Table of Contents
- What are source RPMs?
- Why are source RPMs useful?
- Working with source RPMs
What are source RPMs?
A package is a collection of binaries, scripts, and associated data that is installed by your package manager.
Packages are typically generated from source code and a set of a metadata written by the package maintainer. Occasionally, the source may by patched by the package maintainer at build time.
A source RPM captures the source code and patches as they were at RPM build time.
On RPM-based systems (CentOS, Red Hat Enterprise Linux, Oracle Linux, and many more) source RPMs are RPM files that contain a tarball of source code, patches, auxiliary files that are used during the build process, and a .spec file for generating the RPM.
Why are source RPMs useful?
Source RPMs are extremely useful for:
- Regenerating binary packages
- Debugging issues with applications and libraries
- Modifying existing applications to add additional logging
- Confirming whether or not a particular security fix has been applied to the source
We strongly recommend that people and organizations running applications in production on RPM-based systems become familiar with RPM source packages so that when a bug appears, system operators and developers will have the tools to quickly and easily obtain the source and debug the issue.
Working with source RPMs
If you intend to rebuild or modify a source RPM, it is strongly recommended that you install the
rpm-build packages which contains many useful tools for working with
yum and RPMs:
Getting Source RPMs
Getting the source for an RPM package is not as straight-forward as obtaining source packages for other systems.
Start by using
yumdownloader which is part of the
yum-utils package. This program will download the source RPM for the named package.
For example, to get the source RPM for
This will download the
redis source RPM file in the current working directory.
Next, you must install the source RPM. When a source RPM is installed, the source tarballs, patches, and auxilliary files will be installed under a top level directory. This directory is called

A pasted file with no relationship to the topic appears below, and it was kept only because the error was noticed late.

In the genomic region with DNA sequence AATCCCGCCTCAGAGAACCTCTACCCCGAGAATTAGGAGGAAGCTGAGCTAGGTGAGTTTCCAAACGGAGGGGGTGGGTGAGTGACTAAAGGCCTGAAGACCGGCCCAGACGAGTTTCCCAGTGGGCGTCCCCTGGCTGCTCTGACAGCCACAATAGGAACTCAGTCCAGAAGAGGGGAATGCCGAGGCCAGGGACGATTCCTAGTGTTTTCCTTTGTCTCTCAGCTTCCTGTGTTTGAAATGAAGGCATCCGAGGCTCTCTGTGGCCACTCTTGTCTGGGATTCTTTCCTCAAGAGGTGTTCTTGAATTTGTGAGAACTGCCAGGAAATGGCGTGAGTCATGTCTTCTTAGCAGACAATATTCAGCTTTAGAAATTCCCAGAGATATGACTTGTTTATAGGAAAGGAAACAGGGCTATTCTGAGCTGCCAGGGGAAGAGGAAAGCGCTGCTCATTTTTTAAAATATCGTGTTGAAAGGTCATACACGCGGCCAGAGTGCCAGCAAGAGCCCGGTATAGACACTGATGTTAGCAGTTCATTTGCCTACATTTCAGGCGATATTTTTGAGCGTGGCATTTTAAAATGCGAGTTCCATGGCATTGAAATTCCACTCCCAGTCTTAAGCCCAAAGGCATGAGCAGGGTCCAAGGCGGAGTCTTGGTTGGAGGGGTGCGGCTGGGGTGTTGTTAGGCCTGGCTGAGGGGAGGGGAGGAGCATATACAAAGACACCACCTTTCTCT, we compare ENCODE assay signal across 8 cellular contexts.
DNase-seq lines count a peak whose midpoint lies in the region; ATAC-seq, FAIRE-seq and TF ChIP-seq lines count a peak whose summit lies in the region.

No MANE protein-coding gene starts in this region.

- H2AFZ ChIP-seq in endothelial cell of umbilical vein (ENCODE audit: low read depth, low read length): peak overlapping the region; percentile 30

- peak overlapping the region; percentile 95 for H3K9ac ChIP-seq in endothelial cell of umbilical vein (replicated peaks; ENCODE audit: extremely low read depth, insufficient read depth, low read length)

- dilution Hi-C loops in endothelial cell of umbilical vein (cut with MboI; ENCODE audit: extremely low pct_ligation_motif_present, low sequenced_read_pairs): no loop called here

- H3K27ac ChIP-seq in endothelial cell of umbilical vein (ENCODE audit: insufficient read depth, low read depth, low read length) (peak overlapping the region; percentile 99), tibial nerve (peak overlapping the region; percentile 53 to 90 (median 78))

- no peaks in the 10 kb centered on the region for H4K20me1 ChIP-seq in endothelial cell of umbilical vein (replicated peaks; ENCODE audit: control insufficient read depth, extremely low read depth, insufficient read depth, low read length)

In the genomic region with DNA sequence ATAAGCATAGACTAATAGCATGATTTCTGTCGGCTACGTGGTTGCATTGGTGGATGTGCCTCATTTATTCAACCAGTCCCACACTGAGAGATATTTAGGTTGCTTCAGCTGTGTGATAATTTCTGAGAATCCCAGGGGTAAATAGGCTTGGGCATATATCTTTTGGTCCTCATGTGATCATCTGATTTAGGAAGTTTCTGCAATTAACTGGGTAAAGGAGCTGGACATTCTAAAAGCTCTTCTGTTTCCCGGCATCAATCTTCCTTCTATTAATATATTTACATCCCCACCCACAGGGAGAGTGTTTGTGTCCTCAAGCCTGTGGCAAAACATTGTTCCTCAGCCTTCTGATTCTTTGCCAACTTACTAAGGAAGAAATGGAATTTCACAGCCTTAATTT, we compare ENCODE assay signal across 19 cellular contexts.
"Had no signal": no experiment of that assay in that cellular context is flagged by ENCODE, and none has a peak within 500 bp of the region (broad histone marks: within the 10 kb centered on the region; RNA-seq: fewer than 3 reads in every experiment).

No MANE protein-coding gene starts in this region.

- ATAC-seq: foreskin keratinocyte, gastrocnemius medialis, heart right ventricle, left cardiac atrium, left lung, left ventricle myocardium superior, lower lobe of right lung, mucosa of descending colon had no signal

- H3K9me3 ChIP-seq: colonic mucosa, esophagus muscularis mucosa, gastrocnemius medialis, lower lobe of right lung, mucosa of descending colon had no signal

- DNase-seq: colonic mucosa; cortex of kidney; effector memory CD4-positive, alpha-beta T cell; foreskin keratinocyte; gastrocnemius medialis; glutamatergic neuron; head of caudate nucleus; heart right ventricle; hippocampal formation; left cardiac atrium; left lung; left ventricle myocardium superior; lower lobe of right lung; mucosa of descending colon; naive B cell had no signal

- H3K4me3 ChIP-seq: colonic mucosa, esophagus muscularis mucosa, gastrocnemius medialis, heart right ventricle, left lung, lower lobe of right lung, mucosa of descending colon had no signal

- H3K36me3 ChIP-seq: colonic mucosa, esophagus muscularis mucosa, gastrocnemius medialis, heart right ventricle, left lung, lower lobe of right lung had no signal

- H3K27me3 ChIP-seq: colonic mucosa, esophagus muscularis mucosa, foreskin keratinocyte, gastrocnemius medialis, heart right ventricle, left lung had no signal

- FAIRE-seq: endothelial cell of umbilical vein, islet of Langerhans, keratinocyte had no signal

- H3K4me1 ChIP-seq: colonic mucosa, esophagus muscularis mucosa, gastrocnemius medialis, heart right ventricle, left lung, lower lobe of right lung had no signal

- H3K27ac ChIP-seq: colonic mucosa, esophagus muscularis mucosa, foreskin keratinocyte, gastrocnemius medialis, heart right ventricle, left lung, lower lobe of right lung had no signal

topdir. You can get the current value of
topdir by checking the output of
rpm --showrc | grep topdir. On many systems, the default value is
rpmbuild in the current user’s home directory.
You can set your own
topdir by creating a file named
.rpmmacros in your home directory like this:
.rpmmacros file will cause source RPMs installed by you to be written to
my-rpm-build-dir in your home directory.
You can now install the source RPM:
This will write the source tarballs, patches, and other files to the
SOURCES directory under your specified
topdir. The RPM spec file will be written to
Install Source RPM build dependencies
You should now install the source RPM’s build dependencies by using
Preparing the source
Now, that you’ve installed the source RPM and build dependencies, you can prepare the source so that all patches are applied. This brings the source into the state it was in when the RPM was built.
Begin by switching to the
SPECS directory under your
Next, prepare the source using the
rpmbuild program, passing the
-bp flag, and specifying the spec filename:
Now, you can examine the source. It is found in the
BUILD directory under
Now, you can look through the source code for Redis precisely as it was when Redis was compiled and put into the package that you have installed on your system.
Modifying the source and applying patches
Patches are applied to source code during the RPM build process by listing patches in the RPM spec file, and then applied during the build process.
For example, in
redis.spec, a patch is specified like this:
The actual application happens before the
Updating the RPM package version number
Updating the RPM package version number is done by modifying the
Release field found in the RPM spec file.
Version field is set to the version of the source itself whereas the
Release field is incremented for each RPM packaging related change.
Rebuilding the package
Now, you are ready to rebuild the RPM package!
You can do this by running the following command in the
This will build and write a source RPM and a binary RPM in the
RPMS directories, respectively.
Upload Source RPMs to packagecloud.io
You can now upload your source RPMs to packagecloud.
You simply push the source RPM just as you would any other RPM with the
For example, to upload a source RPM to CentOS 7:
The packagecloud command line client uses the package create API to upload the source RPM file.
The RPM package toolchain enables users to quickly and easily recreate the source tree for a package as it was at build time. This is incredibly useful for debugging strange application behavior and for adding additional logging output to applications that aren’t telling you what you need to know when they run.
Becoming familiar with the workflow of obtaining source code via the package manager is essential for debugging and administering infrastructure of any size.